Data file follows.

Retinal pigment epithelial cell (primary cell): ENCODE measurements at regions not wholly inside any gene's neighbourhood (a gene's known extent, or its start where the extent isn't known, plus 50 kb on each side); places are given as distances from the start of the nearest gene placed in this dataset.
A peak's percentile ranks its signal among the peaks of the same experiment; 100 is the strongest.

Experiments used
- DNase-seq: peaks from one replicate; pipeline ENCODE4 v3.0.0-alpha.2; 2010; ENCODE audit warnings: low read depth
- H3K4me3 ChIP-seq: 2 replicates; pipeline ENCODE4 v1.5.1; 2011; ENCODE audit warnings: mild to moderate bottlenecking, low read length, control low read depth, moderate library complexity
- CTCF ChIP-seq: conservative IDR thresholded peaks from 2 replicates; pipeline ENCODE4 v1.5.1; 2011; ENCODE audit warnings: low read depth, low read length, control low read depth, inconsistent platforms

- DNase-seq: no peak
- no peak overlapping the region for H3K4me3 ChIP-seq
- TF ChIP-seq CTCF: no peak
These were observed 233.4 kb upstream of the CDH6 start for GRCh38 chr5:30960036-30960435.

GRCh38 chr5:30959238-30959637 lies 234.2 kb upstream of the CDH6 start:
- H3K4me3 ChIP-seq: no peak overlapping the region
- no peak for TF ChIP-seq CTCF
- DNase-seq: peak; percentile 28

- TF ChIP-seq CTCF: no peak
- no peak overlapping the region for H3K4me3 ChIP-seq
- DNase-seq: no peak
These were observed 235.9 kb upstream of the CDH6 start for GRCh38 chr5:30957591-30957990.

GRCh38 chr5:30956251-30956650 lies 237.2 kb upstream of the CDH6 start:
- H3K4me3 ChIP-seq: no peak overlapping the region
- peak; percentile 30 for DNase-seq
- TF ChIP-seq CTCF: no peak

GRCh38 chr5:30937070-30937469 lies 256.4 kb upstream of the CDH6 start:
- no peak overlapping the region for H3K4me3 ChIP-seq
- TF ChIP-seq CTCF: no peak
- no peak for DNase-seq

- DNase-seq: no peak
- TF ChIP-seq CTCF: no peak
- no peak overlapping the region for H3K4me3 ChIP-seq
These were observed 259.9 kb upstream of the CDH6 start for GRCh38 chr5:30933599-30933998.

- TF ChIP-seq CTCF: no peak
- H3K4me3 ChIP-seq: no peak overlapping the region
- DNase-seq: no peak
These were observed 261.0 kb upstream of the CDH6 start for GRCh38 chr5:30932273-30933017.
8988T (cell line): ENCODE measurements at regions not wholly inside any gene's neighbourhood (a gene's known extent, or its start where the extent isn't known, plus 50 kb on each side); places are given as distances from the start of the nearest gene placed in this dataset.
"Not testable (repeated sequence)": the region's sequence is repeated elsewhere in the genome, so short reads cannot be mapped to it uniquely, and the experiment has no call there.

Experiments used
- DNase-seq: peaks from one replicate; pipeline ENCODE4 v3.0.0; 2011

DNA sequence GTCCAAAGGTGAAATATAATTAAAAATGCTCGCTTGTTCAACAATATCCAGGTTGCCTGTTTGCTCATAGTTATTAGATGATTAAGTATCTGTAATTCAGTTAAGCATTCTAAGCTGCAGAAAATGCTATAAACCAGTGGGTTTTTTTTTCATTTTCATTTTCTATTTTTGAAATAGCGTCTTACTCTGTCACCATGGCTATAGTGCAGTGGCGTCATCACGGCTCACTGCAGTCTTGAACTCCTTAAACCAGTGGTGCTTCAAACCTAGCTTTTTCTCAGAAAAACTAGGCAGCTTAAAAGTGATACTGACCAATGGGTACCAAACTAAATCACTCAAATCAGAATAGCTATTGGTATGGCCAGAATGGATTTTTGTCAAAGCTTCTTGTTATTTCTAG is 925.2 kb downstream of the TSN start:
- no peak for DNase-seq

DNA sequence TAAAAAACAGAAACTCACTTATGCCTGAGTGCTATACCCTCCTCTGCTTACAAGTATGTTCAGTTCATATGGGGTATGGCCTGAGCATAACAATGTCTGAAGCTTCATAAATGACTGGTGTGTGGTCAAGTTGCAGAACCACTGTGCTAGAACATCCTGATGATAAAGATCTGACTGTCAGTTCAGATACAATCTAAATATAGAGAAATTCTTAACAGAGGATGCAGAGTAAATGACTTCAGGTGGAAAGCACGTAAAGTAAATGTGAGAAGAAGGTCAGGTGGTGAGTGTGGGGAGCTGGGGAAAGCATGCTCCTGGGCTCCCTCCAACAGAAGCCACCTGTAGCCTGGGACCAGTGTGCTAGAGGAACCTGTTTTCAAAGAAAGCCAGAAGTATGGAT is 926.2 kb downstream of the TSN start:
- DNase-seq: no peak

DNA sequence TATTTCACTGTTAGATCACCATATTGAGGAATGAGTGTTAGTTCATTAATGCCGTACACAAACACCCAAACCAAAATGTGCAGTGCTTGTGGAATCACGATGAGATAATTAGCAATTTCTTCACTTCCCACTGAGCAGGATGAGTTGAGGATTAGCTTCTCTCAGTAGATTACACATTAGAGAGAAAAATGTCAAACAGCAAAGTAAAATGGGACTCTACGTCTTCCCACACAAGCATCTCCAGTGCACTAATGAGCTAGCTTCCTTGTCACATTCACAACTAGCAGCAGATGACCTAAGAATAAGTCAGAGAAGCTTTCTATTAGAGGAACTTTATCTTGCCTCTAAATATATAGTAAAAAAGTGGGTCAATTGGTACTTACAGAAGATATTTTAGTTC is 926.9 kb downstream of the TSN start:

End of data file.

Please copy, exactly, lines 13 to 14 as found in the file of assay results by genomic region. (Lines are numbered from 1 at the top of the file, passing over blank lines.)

- no peak for TF ChIP-seq CTCF
- DNase-seq: peak; percentile 28